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What parents want from emails with their pediatrician: implications for teaching communication skills

Journal title
Patient education and counseling
Publication year
Schiller, J. H.; Christner, J. G.; Stansfield, R. B.; Watnick, C. S.; Mullan, P. B.

OBJECTIVE: Physician-patient email communication is increasing but trainees receive no education on this communication medium. Research eliciting patient preferences about email communication could inform training. Investigators elicited parents’ perspectives on physician-parent email communication and compared parent and faculty assessments of medical students’ emails. METHODS: This mixed methods study explored physician-parent email communication in 5 parent focus groups using qualitative analyses to identify themes. Differences between faculty and parent assessment scores for students’ email responses were calculated using univariate general linear modeling. RESULTS: Themes that emerged were: (1) Building the Relationship, (2) Clarity of Communication and (3) Expectations. Parents criticized student’s statements as condescending. The sum of assessment scores by parents and faculty were moderately correlated (r(44)=.407, P<.01), but parents gave students lower scores on "acknowledges validity/expresses empathy" (P=.01) and higher scores on "provides next steps" (P<.01) and "identifies issues" (P<.01). CONCLUSION: Parents place value on students' abilities to communicate clearly and convey respect and empathy in email. Parent and faculty perspectives on email communication are similar but not the same. PRACTICE IMPLICATIONS: Differences between parental and faculty assessments of medical students' emails supports the need for the involvement of patients and families in email communication curriculum development.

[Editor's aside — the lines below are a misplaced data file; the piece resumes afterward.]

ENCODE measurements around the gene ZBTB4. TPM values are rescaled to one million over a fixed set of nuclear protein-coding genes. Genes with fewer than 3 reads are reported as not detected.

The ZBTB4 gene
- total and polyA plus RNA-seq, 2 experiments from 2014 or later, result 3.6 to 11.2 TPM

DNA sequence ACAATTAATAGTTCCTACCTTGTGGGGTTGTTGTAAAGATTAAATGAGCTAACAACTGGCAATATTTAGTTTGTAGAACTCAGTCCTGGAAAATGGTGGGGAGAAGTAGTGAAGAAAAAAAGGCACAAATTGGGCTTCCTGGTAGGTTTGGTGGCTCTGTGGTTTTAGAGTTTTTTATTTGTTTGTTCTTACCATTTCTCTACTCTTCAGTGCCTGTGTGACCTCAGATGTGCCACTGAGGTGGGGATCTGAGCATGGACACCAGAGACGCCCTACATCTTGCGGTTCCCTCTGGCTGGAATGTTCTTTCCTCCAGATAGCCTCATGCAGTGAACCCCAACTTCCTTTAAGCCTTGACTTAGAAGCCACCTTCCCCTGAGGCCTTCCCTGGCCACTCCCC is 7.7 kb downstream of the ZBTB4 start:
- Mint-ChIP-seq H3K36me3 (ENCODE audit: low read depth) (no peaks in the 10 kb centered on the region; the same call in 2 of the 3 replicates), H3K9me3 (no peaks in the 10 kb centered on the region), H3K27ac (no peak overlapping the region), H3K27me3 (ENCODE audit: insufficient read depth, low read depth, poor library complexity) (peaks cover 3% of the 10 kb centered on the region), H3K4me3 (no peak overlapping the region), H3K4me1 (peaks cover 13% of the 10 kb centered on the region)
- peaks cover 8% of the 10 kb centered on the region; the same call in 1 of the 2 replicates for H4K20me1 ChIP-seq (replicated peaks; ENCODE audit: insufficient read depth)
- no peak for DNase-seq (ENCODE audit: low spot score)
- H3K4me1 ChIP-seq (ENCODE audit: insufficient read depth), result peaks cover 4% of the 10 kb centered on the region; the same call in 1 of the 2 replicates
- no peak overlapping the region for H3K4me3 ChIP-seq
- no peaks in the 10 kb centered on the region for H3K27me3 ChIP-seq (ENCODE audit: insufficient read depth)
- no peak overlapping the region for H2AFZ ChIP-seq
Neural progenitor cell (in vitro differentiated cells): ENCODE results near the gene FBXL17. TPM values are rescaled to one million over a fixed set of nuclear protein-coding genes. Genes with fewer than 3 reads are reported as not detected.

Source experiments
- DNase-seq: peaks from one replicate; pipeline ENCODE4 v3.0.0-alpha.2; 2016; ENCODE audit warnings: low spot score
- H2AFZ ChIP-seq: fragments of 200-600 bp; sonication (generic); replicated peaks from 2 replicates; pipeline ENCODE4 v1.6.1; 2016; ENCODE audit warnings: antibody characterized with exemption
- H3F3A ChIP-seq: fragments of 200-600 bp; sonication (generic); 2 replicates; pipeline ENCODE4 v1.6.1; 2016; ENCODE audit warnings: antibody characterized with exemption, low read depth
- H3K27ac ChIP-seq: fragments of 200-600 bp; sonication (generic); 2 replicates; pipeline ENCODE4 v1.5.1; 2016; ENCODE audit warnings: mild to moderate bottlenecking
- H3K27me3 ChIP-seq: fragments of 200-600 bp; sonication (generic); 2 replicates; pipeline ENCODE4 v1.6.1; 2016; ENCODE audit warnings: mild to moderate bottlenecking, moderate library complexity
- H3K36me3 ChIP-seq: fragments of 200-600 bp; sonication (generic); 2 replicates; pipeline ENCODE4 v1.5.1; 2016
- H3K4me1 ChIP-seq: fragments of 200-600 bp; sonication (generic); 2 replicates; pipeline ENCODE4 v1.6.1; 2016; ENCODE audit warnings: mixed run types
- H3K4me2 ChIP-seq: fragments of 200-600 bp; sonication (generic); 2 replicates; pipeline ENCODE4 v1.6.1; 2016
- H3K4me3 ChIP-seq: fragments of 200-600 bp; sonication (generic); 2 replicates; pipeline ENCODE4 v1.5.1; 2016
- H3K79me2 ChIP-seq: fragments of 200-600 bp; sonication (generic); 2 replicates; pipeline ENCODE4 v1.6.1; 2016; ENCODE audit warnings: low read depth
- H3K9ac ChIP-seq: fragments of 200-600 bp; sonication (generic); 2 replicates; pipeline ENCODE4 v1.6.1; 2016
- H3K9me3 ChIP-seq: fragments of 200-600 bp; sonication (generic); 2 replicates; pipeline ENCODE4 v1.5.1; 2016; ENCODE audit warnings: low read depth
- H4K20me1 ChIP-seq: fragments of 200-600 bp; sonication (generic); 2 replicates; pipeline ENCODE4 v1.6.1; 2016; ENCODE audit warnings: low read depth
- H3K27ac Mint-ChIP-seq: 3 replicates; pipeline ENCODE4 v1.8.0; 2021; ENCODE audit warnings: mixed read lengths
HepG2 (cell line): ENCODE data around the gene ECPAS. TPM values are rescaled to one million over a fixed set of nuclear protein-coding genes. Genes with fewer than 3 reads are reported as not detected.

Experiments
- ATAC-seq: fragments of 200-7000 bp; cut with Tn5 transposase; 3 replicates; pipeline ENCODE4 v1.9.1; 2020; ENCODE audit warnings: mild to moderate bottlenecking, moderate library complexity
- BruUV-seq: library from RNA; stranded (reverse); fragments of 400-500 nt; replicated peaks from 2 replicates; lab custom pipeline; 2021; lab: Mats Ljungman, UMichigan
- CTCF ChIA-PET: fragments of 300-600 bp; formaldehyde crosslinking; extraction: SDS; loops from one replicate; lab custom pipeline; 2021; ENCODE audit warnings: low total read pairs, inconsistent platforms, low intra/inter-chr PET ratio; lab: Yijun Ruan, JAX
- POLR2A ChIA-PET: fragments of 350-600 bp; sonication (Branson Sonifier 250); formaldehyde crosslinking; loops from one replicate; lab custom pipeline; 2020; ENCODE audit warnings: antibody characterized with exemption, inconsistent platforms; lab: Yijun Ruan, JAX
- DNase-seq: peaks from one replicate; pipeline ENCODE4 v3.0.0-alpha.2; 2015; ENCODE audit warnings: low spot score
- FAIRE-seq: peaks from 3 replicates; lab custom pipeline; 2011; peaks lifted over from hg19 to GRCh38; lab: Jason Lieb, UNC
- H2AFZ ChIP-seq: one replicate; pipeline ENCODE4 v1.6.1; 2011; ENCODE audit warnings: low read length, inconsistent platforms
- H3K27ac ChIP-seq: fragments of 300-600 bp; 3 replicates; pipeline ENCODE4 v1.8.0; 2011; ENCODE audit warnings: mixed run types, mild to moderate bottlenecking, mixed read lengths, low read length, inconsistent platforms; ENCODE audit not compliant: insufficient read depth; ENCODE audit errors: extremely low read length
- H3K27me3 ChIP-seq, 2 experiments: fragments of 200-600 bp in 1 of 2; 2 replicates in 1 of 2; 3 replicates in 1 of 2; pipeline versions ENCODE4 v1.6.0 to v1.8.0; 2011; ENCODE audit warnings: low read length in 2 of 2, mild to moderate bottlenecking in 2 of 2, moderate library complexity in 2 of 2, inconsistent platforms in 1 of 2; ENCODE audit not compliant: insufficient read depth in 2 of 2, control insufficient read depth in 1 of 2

Research abstracts